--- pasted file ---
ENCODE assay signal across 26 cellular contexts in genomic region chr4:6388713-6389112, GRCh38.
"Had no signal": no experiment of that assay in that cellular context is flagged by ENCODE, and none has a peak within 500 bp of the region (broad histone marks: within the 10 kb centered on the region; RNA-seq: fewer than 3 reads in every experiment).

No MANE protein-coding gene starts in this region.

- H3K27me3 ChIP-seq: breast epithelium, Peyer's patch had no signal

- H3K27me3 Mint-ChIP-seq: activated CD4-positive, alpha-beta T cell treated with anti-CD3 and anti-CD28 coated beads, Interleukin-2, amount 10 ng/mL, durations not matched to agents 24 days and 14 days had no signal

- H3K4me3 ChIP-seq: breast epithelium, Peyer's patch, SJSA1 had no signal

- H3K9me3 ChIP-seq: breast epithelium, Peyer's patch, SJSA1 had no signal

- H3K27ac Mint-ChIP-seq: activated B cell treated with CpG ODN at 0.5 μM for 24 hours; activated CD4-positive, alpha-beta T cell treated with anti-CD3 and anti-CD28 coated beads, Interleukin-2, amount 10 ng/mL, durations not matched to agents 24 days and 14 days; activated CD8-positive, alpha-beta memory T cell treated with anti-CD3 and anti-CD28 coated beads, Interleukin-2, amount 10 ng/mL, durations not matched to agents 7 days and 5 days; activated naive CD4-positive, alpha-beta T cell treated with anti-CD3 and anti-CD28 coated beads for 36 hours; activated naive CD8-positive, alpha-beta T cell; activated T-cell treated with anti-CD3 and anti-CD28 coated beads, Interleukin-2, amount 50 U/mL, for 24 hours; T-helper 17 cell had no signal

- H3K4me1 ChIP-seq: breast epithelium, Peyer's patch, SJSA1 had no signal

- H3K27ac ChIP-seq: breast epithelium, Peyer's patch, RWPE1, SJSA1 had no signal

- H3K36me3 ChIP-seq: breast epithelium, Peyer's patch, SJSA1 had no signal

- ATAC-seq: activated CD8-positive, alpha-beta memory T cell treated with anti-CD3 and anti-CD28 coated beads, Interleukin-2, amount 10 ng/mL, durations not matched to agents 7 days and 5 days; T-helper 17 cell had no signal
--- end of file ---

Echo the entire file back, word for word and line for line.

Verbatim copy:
ENCODE assay signal across 26 cellular contexts in genomic region chr4:6388713-6389112, GRCh38.
"Had no signal": no experiment of that assay in that cellular context is flagged by ENCODE, and none has a peak within 500 bp of the region (broad histone marks: within the 10 kb centered on the region; RNA-seq: fewer than 3 reads in every experiment).

No MANE protein-coding gene starts in this region.

- H3K27me3 ChIP-seq: breast epithelium, Peyer's patch had no signal

- H3K27me3 Mint-ChIP-seq: activated CD4-positive, alpha-beta T cell treated with anti-CD3 and anti-CD28 coated beads, Interleukin-2, amount 10 ng/mL, durations not matched to agents 24 days and 14 days had no signal

- H3K4me3 ChIP-seq: breast epithelium, Peyer's patch, SJSA1 had no signal

- H3K9me3 ChIP-seq: breast epithelium, Peyer's patch, SJSA1 had no signal

- H3K27ac Mint-ChIP-seq: activated B cell treated with CpG ODN at 0.5 μM for 24 hours; activated CD4-positive, alpha-beta T cell treated with anti-CD3 and anti-CD28 coated beads, Interleukin-2, amount 10 ng/mL, durations not matched to agents 24 days and 14 days; activated CD8-positive, alpha-beta memory T cell treated with anti-CD3 and anti-CD28 coated beads, Interleukin-2, amount 10 ng/mL, durations not matched to agents 7 days and 5 days; activated naive CD4-positive, alpha-beta T cell treated with anti-CD3 and anti-CD28 coated beads for 36 hours; activated naive CD8-positive, alpha-beta T cell; activated T-cell treated with anti-CD3 and anti-CD28 coated beads, Interleukin-2, amount 50 U/mL, for 24 hours; T-helper 17 cell had no signal

- H3K4me1 ChIP-seq: breast epithelium, Peyer's patch, SJSA1 had no signal

- H3K27ac ChIP-seq: breast epithelium, Peyer's patch, RWPE1, SJSA1 had no signal

- H3K36me3 ChIP-seq: breast epithelium, Peyer's patch, SJSA1 had no signal

- ATAC-seq: activated CD8-positive, alpha-beta memory T cell treated with anti-CD3 and anti-CD28 coated beads, Interleukin-2, amount 10 ng/mL, durations not matched to agents 7 days and 5 days; T-helper 17 cell had no signal